3. Forest spiders of South East Asia: With a Revision of the Sac and Ground Spiders by Deeleman-Reinhold is more focused on ground-dwelling spiders.

4. Borneo Spiders by Koh & Bay gives an overview of the genera and species found in Borneo, though it can be useful for other parts of SEA as well.

He’s also made a free photo guide to spider genera of Yogyakarta for anyone to peruse.

If you have suggestions for identifiers to feature, please send me a direct message on iNat! I’m especially interested in featuring identifiers of underrepresented taxa or from underrepresented regions.

Posted on March 12, 2021 12:24 AM by tiwane tiwane


Tremendous work, Naufal.

Posted by nyoni-pete over 2 years ago

I have to say I feel so fortunate on meeting you @naufalurfi, and Knowing about your work! Keep leading the next generation of biodiversity reservers!
Felicidades amigo!
From across the planet!

Posted by aztekium over 2 years ago

Thanks @tiwane! Don't forget to profile a few curators and researchers as well!

Posted by jeremyhussell over 2 years ago

@jeremyhussell for sure! The list of amazing contributors is endless. Feel free to message me with suggestions.

Posted by tiwane over 2 years ago

Tremendous work, Naufal.

Posted by nyoni-pete over 2 years ago

Congrats on the feature and thanks for all your help ID'ing my spider observations!

Posted by roythedivebro over 2 years ago

Awesome !

Posted by jtch over 2 years ago

Adorable work and efforts, Naufal, go ahead!
With best wishes for your future,
(Christian Kropf, Co-editor of the World Spider catalog)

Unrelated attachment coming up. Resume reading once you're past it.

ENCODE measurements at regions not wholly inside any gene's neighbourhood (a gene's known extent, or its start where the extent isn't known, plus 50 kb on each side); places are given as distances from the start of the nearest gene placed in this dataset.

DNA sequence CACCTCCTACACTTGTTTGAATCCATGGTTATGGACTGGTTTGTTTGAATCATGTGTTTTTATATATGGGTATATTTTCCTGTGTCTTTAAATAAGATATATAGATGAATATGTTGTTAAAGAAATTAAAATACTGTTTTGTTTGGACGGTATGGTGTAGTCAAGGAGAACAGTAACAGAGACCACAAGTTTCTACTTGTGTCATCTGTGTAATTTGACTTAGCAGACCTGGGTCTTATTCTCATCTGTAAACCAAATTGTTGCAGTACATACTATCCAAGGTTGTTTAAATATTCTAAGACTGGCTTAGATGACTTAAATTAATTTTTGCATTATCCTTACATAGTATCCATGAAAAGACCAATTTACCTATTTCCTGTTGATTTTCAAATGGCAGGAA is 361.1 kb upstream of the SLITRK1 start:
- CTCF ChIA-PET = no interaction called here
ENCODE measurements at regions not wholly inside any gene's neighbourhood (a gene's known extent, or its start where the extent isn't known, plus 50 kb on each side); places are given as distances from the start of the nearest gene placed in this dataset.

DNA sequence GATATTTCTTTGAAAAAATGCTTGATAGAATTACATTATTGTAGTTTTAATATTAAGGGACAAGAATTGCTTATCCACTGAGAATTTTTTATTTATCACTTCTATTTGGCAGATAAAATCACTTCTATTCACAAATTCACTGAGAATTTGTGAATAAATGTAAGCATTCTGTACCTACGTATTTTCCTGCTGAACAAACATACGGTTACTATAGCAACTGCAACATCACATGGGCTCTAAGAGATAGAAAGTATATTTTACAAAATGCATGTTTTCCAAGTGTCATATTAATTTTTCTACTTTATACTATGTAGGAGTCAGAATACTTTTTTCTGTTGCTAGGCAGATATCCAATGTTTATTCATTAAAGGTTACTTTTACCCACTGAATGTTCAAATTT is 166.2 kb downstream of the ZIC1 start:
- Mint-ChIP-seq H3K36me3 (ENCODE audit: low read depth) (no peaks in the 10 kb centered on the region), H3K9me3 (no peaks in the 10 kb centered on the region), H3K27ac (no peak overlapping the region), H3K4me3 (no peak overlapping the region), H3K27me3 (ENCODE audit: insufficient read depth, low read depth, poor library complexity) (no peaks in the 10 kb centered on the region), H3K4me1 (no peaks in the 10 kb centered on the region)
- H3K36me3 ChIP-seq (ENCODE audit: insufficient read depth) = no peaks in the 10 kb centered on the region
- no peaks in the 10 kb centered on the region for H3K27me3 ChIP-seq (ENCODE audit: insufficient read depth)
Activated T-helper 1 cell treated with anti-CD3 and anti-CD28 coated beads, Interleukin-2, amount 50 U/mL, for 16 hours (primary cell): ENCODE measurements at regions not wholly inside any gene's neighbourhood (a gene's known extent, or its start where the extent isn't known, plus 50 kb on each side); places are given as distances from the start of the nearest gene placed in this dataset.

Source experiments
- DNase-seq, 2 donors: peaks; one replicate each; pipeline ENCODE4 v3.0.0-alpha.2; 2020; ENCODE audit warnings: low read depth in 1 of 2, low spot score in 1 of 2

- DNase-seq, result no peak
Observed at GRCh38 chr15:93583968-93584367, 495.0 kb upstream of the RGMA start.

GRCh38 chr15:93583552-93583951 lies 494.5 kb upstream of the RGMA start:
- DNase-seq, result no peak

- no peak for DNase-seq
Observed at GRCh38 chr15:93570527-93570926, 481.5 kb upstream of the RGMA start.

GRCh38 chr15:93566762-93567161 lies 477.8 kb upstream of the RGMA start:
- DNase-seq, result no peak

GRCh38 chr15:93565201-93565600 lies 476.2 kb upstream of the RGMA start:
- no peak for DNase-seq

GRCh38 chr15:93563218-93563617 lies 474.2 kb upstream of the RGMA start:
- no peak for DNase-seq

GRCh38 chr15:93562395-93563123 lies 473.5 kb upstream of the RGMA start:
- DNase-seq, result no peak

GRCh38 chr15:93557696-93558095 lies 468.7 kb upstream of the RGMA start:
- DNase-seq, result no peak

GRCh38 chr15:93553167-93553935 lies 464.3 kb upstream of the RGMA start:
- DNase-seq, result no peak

Posted by christiankropf over 2 years ago

Nice work, in Oct 2019 is was in Indonesia and YogYoga but i spent so much time in autobus (country is tooo big) that there was hardly any time left. java was not as beautifull as i hoped so i guess i did not know the right spots.

Posted by ahospers over 2 years ago

Inspirational! This is going to be a great series.

Posted by janetwright over 2 years ago

Wow. Respect.

Posted by julian_wittische over 2 years ago

Fantastic work, @naufalurfi! And great write-up @tiwane! Inspirational for sure.

Posted by sullivanribbit over 2 years ago

Congratulations, and thanks a lot!

Posted by nelson_wisnik over 2 years ago

Tremendous works @naufalurfi ......Many Congragulations.....!

Posted by thilinahettiarachchi over 2 years ago

Brilliant! This is inspiring!

Posted by amarzee over 2 years ago

Congratulations! Glad to have met you at the iNat workshop last year. :-)

Posted by sohkamyung over 2 years ago

selamat mas @naufalurfi

Posted by wildan_ardani over 2 years ago

Wow, and congratulations!

Posted by robinellison over 2 years ago

This is WONDERFUL! to read! it is like getting a chance to meet these cool people! it is so important what a great impact this website has on bringing together like minded folks!

Posted by ingrid_kaatz over 2 years ago

Thanks a lot for the appreciation!
iNat is indeed a truly wonderful place to bring together naturalists from every corner of the world.
When visiting Yogyakarta don't hesitate to contact me, i'll show you the good observation spots!

Posted by naufalurfi over 2 years ago

Great job, @naufalurfi and thanks for all the Spider ID helps :)

Posted by albertkang over 2 years ago